Malwarebytes lays off 125 employees citing ‘strategic reorg’

Cybersecurity giant Malwarebytes has laid off 125 employees, or about 14% of its global workforce.

News of the layoffs began circulating on LinkedIn last week, with former employees sharing that they had been let go during “big layoffs” at the company. Marcin Kleczynski, who founded Malwarebytes back in 2008, confirmed the layoffs to TechCrunch.

One former Malwarebytes employee, who asked not to be named, told TechCrunch that it was communicated internally that 160 employees were to be laid off and that all departments within the business were affected. Employees were informed about the layoffs in individual Zoom meetings, during which they were told it was their last day at the company.

According to one online layoffs tracker, most of the layoffs were made in the San Francisco area. Malwarebytes also has offices in Florida, Estonia, Italy, and Ireland.

Kleczynski told TechCrunch that the move to lay off some employees was more of a strategic reorganization than a reaction to market conditions. “Unlike most tech companies, we generate positive cash flow to grow our business,” he said. “In recent months, we have increasingly refocused our business on SMB and mid-market customer segments in alignment with our mission to protect the underserved.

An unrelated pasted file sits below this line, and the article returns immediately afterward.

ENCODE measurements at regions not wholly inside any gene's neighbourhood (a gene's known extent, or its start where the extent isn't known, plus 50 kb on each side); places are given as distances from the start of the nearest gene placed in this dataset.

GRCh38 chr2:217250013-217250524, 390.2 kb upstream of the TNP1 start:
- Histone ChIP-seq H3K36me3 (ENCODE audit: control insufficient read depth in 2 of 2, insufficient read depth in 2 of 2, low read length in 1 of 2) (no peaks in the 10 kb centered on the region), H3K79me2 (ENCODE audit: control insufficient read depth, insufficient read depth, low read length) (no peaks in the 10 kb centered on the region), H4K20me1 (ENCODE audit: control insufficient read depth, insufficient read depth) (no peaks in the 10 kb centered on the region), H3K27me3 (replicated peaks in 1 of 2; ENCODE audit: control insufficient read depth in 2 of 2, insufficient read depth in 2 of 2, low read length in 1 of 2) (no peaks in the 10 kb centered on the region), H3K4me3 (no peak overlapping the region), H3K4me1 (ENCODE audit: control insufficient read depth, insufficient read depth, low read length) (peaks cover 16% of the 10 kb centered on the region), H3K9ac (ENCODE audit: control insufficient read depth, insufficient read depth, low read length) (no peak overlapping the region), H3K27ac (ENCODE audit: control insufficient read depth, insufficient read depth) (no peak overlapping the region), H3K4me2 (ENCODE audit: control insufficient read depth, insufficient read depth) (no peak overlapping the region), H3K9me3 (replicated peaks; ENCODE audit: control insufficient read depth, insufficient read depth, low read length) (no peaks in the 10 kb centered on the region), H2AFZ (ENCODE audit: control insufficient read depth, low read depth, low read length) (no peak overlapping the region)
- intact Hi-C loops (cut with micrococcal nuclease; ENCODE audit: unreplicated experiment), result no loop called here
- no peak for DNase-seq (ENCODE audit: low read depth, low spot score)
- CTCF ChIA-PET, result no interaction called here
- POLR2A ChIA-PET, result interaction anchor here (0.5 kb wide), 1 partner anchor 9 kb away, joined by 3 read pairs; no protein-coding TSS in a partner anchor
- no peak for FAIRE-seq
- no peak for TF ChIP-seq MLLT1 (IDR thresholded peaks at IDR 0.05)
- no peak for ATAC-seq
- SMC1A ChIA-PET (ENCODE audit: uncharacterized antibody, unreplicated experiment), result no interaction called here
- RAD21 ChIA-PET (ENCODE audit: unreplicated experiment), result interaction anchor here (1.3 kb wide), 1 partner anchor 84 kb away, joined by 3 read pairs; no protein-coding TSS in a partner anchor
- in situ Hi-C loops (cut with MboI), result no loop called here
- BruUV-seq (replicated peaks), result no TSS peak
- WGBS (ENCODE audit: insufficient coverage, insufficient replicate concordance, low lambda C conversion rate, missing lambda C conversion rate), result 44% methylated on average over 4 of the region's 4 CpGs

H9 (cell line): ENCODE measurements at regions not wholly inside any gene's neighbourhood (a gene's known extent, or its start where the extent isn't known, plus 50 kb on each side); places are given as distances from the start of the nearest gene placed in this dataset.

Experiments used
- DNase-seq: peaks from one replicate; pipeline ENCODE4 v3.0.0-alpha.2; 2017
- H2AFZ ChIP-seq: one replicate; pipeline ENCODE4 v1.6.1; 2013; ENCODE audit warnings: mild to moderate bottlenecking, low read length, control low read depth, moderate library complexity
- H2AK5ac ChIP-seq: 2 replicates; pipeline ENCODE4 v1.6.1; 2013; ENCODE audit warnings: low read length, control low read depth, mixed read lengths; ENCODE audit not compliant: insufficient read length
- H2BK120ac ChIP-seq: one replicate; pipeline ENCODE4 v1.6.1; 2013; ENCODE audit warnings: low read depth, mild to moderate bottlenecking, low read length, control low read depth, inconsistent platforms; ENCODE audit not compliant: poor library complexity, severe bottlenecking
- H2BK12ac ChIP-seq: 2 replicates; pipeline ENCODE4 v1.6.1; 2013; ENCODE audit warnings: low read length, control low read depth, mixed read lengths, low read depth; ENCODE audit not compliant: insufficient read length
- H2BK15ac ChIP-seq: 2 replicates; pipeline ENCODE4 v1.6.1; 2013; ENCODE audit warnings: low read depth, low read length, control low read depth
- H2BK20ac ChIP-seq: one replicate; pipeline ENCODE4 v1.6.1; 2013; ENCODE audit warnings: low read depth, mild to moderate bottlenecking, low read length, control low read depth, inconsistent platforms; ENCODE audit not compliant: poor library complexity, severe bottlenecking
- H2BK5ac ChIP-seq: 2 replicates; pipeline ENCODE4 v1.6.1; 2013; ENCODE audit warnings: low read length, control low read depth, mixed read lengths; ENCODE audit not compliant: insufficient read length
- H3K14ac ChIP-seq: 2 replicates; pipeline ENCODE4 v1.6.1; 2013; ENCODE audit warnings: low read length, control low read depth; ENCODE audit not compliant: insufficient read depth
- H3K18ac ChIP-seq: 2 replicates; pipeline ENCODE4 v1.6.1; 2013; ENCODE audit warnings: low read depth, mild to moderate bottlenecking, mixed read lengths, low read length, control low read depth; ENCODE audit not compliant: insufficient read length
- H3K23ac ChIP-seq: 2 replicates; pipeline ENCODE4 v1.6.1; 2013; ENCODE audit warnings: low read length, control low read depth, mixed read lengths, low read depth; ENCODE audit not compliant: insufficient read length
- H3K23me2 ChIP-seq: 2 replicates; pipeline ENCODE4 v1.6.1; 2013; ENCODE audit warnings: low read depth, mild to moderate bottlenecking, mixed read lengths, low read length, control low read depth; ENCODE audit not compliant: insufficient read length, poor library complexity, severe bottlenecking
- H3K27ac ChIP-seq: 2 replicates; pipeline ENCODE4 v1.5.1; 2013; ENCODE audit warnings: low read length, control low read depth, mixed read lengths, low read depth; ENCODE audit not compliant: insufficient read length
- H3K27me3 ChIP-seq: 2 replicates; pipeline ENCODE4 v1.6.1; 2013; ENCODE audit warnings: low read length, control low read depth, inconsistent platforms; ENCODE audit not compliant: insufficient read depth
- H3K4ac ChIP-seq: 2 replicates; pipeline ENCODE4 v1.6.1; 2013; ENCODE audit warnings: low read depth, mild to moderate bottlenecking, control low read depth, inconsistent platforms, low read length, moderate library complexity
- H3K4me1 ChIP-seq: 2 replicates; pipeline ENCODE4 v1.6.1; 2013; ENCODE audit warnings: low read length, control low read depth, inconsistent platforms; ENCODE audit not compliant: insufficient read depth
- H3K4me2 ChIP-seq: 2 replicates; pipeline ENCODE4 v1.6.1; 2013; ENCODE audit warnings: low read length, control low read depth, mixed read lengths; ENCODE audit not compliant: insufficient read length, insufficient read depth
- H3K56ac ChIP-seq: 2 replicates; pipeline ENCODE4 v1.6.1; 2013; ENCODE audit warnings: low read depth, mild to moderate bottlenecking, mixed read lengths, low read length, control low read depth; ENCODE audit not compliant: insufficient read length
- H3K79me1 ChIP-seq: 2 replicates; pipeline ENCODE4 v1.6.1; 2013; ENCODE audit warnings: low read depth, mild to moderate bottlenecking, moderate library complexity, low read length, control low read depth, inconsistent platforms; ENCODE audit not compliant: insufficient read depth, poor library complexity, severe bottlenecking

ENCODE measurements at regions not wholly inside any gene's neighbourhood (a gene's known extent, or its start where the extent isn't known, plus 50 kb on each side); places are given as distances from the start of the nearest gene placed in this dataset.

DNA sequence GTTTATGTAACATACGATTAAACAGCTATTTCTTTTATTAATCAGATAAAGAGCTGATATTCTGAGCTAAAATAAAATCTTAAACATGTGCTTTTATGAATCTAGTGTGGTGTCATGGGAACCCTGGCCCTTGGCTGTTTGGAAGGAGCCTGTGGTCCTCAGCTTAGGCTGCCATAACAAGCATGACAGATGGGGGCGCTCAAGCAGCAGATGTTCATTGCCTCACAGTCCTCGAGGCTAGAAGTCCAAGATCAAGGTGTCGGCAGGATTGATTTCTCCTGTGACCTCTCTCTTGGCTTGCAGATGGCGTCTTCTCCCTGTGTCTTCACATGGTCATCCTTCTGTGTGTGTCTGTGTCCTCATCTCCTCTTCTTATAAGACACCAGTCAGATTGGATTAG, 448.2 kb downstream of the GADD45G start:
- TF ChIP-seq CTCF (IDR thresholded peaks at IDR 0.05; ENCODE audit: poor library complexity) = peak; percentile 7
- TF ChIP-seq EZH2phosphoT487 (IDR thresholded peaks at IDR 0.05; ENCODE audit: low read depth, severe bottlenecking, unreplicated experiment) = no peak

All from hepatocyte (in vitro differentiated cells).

“We are shifting our go-to-market strategy to prioritize growing in these markets, including expanding our channel partnerships and accelerating our momentum with managed service providers (MSPs). Unfortunately, this has meant revisiting our current enterprise sales function and recalibrating the sales organization.”

Malwarebytes, which started life when Kleczynski was still a student, helps to protect millions of consumers and tens of thousands of businesses to protect against and remediate malware, ransomware and zero-day exploits. The company has raised a total of $80 million in funding to date, including a $50 million Series B investment from Fidelity, which valued the company at $625 million.

The security giant isn’t the only cyber startup to face layoffs in recent months. IronNet, a Virginia-based network security company, announced plans to let go of 55 workers, or 17% of its workforce, in June, while Lacework, a San Jose-based cloud security provider, laid off about 20% of its workforce of about 1,000 employees the previous month.

“While difficult, these changes reflect a careful realignment of our business moving forward to meet the needs of our customers and will enable the organization’s long-term growth,” Kleczynski added.

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